Study of wealthy Millennials finds more interest in private equity than robo-advisory, and a desire to “do good” as well as get good returns.
Want to save the world? Leave the job to the ultra rich kids. Wealthy Millennials want to do well, but they also want to do good—and in order to that they might have to engage in a few fights with their parents in the boardroom or at the dinner table.
This is one of the main takeaways from “Coming Of Age: The Investment Behaviors Of Ultra-High Net Worth Millennials In North America,” a report by asset management firm OppeneheimerFunds in partnership with Campden Wealth.
The research, which focuses on individuals born between 1980 and 1995 to families with net worth between $25 million and $1 billion, finds only one-fifth (21%) are fully satisfied with their families’ current goals; they plan to make “significant changes” in the family investment strategy once they assume control. How? A third indicate they want to incorporate environmental, social and governance (ESG) standards into their family’s benchmarks, and a third would increase their allocations to impact investments.
These American Millennials also show a keen appetite for the kind of risk that brings rewards. A third said they would invest less in liquid investments, such as hedge funds and private equity, even though they also rate this one of the riskiest areas (second only to emerging markets equities).
“UHNW Millennials are increasingly taking calculated risks with their investments while considering the potential long-term implications of these decisions,” says Ned Dane, head of Private Client Group at OppenheimerFunds.
However, it is noted in the study, these “significant changes” are already under way. While parents and grandparents typically still have final say on the allocation of the family’s assets, many of these millennial scions are entrusted with important advisory or administrative roles, and manage hefty piles—between $25 million and $500 million—some part of which they will inherit.
Last year the Toniic Institute, a nonprofit global organization of impact investors, published a similar survey of investing Millenials, not just in the US but around the world. While respondents were not uniformly wealthy, two thirds indicated they had personal investments of at least $500,000 or were in line to control for inestable family assets of at least $1 million—around the world with with personal investment assets of $500 million to $99 million. Respondents indicated that while the current allocation to impact investments their portfolios is less than 50%, a growing minority (10%) of those surveyed have already moved 90%-100% of their personal assets and/or their family’s assets to impact investing vehicles, and 72% intend to follow within the next five years—even though they recognize these investments as carrying “moderate to high risk.”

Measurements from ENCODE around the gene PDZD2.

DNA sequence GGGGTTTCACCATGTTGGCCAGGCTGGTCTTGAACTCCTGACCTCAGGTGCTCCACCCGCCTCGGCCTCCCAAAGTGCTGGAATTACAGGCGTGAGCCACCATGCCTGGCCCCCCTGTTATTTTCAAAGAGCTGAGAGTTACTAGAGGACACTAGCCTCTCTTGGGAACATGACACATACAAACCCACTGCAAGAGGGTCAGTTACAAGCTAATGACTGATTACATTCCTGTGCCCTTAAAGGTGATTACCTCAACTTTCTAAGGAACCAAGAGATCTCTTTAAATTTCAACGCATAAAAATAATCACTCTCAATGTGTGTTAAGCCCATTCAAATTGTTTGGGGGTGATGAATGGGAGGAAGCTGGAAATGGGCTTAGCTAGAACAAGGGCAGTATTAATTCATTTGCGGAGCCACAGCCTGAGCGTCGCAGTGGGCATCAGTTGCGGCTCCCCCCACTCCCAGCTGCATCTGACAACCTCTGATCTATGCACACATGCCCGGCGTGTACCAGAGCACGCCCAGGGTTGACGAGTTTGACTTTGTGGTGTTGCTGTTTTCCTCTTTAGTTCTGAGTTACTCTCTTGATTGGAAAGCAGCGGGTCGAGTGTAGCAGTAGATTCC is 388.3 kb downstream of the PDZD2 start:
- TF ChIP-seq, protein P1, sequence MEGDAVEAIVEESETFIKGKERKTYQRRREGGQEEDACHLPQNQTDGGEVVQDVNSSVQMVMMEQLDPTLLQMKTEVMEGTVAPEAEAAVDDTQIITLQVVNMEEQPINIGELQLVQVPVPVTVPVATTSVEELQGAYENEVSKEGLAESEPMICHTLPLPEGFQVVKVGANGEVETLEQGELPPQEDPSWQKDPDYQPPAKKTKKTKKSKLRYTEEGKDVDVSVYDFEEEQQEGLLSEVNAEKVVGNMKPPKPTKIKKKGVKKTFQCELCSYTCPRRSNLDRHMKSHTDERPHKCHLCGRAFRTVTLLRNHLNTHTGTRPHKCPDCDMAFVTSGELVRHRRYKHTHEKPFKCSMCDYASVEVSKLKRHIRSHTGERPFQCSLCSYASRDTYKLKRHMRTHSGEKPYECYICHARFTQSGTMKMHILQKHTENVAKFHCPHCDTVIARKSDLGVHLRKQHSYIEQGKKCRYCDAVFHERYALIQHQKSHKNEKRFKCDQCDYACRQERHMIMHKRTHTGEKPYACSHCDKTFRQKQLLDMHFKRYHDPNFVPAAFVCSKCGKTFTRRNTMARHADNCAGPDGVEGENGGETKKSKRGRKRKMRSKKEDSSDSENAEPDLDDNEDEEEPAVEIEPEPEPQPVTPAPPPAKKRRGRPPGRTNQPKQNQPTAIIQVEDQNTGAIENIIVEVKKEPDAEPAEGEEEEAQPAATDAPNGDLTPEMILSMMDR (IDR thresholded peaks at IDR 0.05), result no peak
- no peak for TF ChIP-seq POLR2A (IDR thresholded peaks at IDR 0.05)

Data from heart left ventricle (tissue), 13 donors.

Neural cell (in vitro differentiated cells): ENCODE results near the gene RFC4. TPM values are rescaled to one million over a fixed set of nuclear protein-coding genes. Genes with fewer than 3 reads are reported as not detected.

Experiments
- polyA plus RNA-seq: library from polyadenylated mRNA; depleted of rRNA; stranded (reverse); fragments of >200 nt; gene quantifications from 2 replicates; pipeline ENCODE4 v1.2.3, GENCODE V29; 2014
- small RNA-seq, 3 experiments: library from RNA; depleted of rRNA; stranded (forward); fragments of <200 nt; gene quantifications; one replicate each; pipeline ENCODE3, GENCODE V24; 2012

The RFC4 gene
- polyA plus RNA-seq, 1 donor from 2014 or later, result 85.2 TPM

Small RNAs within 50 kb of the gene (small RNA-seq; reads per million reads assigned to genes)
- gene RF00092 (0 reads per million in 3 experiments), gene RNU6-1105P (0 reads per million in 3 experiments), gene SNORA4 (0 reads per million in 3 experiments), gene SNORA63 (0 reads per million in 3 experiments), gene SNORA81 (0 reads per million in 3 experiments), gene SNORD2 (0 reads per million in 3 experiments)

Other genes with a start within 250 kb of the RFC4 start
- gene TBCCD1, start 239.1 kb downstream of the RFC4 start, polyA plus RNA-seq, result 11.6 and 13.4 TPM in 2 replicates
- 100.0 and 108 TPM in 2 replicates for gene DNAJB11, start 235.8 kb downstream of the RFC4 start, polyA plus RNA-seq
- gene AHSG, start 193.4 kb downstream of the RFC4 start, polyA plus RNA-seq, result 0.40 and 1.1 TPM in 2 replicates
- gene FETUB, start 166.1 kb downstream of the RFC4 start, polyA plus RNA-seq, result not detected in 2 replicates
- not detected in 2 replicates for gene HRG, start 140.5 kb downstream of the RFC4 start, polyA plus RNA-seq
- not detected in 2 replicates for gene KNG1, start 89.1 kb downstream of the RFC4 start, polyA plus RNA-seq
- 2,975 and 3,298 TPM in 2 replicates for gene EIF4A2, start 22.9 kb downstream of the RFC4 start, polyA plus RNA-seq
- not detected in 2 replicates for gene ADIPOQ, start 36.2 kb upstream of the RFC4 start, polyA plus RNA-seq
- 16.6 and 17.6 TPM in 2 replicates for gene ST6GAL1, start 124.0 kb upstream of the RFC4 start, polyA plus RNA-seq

However, where there is a will there isn’t always an immediate way. Those surveyed by the Toniic Institute identified their lack of knowledge about impact investing as the biggest hurdle to shifting their wealth to socially or environmentally responsible ventures while maintaining a financial return.
The OppenheimerFund study indicates even high-net-worth Millennials see themselves as lacking knowledge. Fewer than one in three (32%) rated their values-based investment knowledge highly, with almost one in four (24%) perceiving their knowledge to be either poor or very poor, and 42% indicating they would like to learn more.
And when it comes to learning more, once again, Millennials defy most expectations. Whereas much has been written about the demise of financial advisors in favor of technological alternatives, UHNW individuals still prefer humans to machines. While nearly three-quarters (71%) of them seek professional advice before making investment decisions, 88% do not rely on robo-advisory services and 56% consider robo-advisory the least trustworthy source of advice after commercial banks.
Where do they place their trust for financial advice? Asked to name their three most-trusted advisors, the vast majority of respondents (75%) included the family office executive, followed by 69% praising their accountants and 63% putting their faith in financial advisors. At the other end of the trust spectrum, private banks, commercial banks, and robo advice, however, were deemed trustworthy by zero percent of these wealthy up-and-comers.
“As Millennials edge closer to taking ownership of the family wealth, it is clear that their views differ from previous generations,” says Dominic Samuelson, CEO of Campden Wealth. The advisors that serve them will have to adapt.